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What is the differences between Nickel 200 and 201?

January 26,2024

Nickel 200 and 201 have excellent corrosion resistance to caustic soda and other alkalis. They perform best in a reducing environment, but can also be used under oxidation conditions where a passivated oxide film is formed. They are used in aerospace, chemical and petrochemical processing, food processing, and Marine and water treatment applications. Both Nickel 200 and 201 are highly malleable over a wide temperature range and can be easily welded and machined with standard shop manufacturing practices.

Nickel 200 (UNS N02200) and 201 (UNS N02201) are two-factor certified forged nickel materials.

They differ only in the maximum amount of carbon present - 0.15 percent for Nickel 200 and 0.02 percent for Nickel 201.

Nickel 200 is generally limited to use at temperatures below 600ºF (315ºC) because at higher temperatures it may undergo graphitization, which can seriously impair performance.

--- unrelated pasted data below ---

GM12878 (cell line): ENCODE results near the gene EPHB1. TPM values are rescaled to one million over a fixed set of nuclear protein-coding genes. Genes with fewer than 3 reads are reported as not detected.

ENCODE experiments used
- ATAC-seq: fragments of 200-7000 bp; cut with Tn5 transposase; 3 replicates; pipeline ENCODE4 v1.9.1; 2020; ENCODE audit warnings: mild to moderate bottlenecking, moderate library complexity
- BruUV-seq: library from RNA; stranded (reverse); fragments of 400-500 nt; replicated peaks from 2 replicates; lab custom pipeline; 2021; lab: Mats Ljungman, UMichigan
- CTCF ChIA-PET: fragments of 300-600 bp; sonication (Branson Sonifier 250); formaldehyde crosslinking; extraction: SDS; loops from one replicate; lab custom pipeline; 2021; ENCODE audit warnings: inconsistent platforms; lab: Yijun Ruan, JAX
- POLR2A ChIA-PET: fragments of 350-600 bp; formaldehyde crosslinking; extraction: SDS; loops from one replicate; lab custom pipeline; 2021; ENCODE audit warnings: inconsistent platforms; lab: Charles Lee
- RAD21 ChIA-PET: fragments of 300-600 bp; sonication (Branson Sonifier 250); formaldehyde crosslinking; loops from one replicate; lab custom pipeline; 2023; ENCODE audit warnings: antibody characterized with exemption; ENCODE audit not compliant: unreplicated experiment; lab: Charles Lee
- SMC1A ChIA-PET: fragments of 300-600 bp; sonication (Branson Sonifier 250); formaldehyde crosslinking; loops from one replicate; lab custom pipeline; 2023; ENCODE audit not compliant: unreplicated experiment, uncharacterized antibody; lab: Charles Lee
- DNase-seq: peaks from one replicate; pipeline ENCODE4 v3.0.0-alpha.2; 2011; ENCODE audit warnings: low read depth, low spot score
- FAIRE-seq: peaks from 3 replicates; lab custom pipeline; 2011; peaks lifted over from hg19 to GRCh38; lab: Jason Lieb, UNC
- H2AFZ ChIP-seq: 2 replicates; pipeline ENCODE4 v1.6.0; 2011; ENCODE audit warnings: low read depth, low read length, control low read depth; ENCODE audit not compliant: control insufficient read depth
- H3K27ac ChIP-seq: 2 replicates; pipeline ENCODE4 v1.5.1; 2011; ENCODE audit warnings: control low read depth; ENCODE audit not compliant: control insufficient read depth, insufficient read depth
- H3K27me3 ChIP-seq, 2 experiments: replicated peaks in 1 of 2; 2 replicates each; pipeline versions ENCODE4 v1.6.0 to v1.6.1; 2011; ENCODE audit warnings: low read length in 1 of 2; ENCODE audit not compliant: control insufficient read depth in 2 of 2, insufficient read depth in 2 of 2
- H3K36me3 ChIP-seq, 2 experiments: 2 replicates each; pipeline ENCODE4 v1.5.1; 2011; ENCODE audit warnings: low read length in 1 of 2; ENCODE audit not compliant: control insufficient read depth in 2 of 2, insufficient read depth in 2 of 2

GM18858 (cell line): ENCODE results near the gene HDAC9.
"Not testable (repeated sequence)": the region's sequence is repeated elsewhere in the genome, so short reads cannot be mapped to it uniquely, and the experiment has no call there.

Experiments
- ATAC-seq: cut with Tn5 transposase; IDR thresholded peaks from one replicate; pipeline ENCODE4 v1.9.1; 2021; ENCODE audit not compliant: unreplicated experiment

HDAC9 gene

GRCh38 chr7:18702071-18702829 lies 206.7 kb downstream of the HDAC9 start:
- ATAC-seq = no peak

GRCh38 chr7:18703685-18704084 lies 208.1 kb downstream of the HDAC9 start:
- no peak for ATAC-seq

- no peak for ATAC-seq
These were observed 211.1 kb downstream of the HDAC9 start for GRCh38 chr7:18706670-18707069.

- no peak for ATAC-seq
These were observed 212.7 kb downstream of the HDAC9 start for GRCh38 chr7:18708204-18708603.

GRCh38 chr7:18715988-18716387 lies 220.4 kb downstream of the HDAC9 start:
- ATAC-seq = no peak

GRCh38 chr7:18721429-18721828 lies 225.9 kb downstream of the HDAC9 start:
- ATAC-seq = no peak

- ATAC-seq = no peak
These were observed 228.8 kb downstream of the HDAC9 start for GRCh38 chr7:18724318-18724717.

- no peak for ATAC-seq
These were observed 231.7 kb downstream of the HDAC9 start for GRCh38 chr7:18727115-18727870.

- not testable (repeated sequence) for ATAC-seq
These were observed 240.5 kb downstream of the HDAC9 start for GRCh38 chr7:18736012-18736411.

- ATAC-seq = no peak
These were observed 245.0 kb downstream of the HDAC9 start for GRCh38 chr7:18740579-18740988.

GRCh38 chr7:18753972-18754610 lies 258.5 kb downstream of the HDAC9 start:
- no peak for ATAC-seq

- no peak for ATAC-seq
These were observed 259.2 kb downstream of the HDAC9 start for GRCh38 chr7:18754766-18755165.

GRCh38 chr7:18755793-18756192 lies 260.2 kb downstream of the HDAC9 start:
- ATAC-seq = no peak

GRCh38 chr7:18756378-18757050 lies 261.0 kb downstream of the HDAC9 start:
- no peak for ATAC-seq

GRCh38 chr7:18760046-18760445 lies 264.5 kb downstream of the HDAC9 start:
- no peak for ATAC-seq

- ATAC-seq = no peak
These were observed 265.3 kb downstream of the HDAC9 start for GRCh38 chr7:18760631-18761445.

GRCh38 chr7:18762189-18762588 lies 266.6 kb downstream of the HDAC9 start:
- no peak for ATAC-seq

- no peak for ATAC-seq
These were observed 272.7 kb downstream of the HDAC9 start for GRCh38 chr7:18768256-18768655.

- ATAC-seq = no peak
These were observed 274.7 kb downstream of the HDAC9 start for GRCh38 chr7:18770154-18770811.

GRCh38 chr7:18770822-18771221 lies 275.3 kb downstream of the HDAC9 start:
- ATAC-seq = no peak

At higher temperatures, nickel 201 plates should be used. Both grades are approved by the ASME Boiler and Pressure Vessel Code, Part VIII, Part 1. Nickel 200 plates are approved for use at temperatures up to 600ºF (315ºC), while Nickel 201 plates are approved for use up to 1250ºF (677ºC).

Both grades have excellent corrosion resistance to caustic soda and other alkalis. The alloy performs best in a reducing environment, but can also be used under oxidation conditions that produce a passivated oxide film. They are resistant to corrosion by distilled water, natural water, and moving seawater, but are subject to erosion by stagnant seawater.

Nickel 200 and 201 are ferromagnetic and exhibit high ductility mechanical properties over a wide temperature range.

Both grades can be easily welded and machined with standard shop manufacturing practices.

differences between Nickel 200 and 201